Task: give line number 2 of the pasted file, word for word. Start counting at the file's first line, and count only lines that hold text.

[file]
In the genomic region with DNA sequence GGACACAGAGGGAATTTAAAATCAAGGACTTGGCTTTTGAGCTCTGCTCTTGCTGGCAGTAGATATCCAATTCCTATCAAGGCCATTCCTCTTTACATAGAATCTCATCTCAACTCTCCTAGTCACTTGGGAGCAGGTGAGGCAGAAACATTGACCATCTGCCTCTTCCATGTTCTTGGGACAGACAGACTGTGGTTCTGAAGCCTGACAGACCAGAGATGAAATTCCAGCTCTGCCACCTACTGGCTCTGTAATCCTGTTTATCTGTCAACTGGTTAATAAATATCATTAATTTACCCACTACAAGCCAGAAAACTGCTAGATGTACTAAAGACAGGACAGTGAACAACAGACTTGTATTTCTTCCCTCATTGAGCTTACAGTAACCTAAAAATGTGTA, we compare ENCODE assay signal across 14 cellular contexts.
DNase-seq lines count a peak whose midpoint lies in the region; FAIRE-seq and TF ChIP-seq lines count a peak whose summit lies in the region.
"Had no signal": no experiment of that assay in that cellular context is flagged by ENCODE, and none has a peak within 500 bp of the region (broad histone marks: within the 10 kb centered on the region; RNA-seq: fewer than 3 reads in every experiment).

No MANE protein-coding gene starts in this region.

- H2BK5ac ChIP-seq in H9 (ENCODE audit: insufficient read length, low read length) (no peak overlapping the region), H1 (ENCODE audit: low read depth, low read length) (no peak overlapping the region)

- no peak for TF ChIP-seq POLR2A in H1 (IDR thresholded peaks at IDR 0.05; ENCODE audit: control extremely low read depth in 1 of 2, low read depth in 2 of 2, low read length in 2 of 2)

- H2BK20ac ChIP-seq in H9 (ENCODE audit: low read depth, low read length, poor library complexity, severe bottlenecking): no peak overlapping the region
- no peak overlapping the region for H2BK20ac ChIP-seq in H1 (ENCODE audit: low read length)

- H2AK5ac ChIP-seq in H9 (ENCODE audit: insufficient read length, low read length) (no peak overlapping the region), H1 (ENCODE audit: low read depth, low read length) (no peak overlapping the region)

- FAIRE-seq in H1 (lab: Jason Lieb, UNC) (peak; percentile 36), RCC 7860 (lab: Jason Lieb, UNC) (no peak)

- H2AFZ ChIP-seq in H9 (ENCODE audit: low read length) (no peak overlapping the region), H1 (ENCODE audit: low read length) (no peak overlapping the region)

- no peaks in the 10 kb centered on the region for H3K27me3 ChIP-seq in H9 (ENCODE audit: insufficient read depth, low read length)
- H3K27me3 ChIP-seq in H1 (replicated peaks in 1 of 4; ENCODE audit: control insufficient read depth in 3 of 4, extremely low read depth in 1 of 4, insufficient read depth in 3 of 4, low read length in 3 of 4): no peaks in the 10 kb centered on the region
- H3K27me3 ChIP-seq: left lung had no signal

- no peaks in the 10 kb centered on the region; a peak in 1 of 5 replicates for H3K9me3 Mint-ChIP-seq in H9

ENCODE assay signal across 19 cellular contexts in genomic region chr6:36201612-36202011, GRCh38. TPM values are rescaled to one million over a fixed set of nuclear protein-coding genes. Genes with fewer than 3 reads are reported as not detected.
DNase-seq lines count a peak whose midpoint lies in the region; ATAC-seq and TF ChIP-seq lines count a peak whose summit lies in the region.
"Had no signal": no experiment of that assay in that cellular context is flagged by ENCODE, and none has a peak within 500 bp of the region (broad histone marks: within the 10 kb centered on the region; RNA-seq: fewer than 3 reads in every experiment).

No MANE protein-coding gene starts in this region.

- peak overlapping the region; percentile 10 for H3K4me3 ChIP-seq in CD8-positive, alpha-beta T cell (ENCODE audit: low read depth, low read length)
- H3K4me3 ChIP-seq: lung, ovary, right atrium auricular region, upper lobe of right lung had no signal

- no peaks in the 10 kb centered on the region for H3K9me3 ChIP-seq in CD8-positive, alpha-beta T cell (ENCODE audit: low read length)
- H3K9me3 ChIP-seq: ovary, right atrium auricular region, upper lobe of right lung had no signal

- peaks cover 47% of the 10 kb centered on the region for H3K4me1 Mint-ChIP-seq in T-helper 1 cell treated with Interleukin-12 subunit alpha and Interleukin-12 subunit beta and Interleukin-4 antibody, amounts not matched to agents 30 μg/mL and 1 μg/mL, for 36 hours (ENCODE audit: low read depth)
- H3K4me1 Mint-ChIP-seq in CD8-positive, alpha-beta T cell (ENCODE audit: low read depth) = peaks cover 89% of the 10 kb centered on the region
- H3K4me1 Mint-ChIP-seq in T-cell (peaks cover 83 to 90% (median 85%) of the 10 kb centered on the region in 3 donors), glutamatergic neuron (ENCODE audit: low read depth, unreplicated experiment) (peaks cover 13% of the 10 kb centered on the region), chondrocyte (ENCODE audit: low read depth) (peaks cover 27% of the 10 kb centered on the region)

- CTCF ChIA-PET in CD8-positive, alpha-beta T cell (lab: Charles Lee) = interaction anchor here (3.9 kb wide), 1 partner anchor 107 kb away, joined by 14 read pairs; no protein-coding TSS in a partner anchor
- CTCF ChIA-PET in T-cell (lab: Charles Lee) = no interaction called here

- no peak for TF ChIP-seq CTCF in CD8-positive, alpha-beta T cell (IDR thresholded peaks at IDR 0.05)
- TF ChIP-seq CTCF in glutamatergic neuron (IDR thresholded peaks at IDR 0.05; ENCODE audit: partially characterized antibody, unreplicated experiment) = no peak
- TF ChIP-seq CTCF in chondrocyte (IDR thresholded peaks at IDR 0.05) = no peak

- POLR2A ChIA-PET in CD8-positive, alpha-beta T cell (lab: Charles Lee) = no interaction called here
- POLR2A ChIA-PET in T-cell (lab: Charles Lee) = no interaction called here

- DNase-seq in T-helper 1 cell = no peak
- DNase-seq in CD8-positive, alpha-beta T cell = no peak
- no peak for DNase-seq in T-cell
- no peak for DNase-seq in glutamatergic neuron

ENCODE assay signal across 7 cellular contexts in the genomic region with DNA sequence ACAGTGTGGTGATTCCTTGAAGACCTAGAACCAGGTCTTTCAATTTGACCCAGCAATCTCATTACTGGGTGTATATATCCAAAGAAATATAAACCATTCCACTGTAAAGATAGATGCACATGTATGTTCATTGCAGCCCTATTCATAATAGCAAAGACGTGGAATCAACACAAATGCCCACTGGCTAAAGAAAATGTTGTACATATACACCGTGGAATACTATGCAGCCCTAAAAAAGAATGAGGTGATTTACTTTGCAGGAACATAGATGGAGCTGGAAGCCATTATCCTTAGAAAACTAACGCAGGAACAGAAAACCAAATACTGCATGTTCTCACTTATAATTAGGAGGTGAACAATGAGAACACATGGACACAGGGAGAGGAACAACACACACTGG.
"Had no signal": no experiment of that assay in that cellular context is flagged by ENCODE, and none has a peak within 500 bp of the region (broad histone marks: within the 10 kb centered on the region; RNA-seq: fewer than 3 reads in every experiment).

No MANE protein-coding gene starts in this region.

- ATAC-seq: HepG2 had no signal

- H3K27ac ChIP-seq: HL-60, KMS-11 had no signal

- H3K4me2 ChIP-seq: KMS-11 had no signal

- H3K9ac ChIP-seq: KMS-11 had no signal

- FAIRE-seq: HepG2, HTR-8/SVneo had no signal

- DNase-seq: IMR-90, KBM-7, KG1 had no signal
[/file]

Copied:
DNase-seq lines count a peak whose midpoint lies in the region; FAIRE-seq and TF ChIP-seq lines count a peak whose summit lies in the region.